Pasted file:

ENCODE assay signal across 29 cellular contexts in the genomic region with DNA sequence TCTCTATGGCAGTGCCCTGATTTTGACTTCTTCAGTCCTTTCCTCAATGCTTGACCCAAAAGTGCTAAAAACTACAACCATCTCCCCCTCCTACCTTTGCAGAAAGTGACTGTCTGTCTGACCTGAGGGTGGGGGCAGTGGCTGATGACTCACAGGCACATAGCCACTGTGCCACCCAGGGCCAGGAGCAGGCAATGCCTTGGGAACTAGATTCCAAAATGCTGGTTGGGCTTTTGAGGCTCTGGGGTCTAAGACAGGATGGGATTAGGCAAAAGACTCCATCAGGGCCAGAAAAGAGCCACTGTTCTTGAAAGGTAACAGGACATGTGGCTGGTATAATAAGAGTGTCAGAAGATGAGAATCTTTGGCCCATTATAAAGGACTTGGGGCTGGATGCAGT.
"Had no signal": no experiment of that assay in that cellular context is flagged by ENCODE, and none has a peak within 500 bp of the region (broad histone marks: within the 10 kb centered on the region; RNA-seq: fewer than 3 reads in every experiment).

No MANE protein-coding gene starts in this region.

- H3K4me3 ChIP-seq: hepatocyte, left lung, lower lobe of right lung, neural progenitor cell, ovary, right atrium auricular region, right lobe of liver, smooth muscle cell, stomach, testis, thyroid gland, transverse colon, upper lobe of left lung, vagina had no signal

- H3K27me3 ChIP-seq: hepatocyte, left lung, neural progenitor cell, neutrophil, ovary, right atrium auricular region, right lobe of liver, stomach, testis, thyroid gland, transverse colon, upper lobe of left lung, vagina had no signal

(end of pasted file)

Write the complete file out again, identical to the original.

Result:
ENCODE assay signal across 29 cellular contexts in the genomic region with DNA sequence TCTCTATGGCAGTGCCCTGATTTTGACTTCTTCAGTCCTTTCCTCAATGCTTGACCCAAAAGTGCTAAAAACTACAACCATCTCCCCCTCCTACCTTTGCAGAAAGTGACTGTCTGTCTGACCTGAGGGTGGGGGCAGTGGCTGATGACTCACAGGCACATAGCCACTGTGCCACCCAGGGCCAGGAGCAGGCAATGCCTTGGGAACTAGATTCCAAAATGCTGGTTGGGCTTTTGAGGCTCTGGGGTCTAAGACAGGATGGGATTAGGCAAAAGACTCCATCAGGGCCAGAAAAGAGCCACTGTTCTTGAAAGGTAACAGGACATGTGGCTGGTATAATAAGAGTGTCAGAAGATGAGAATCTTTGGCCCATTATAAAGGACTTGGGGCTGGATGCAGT.
"Had no signal": no experiment of that assay in that cellular context is flagged by ENCODE, and none has a peak within 500 bp of the region (broad histone marks: within the 10 kb centered on the region; RNA-seq: fewer than 3 reads in every experiment).

No MANE protein-coding gene starts in this region.

- H3K4me3 ChIP-seq: hepatocyte, left lung, lower lobe of right lung, neural progenitor cell, ovary, right atrium auricular region, right lobe of liver, smooth muscle cell, stomach, testis, thyroid gland, transverse colon, upper lobe of left lung, vagina had no signal

- H3K27me3 ChIP-seq: hepatocyte, left lung, neural progenitor cell, neutrophil, ovary, right atrium auricular region, right lobe of liver, stomach, testis, thyroid gland, transverse colon, upper lobe of left lung, vagina had no signal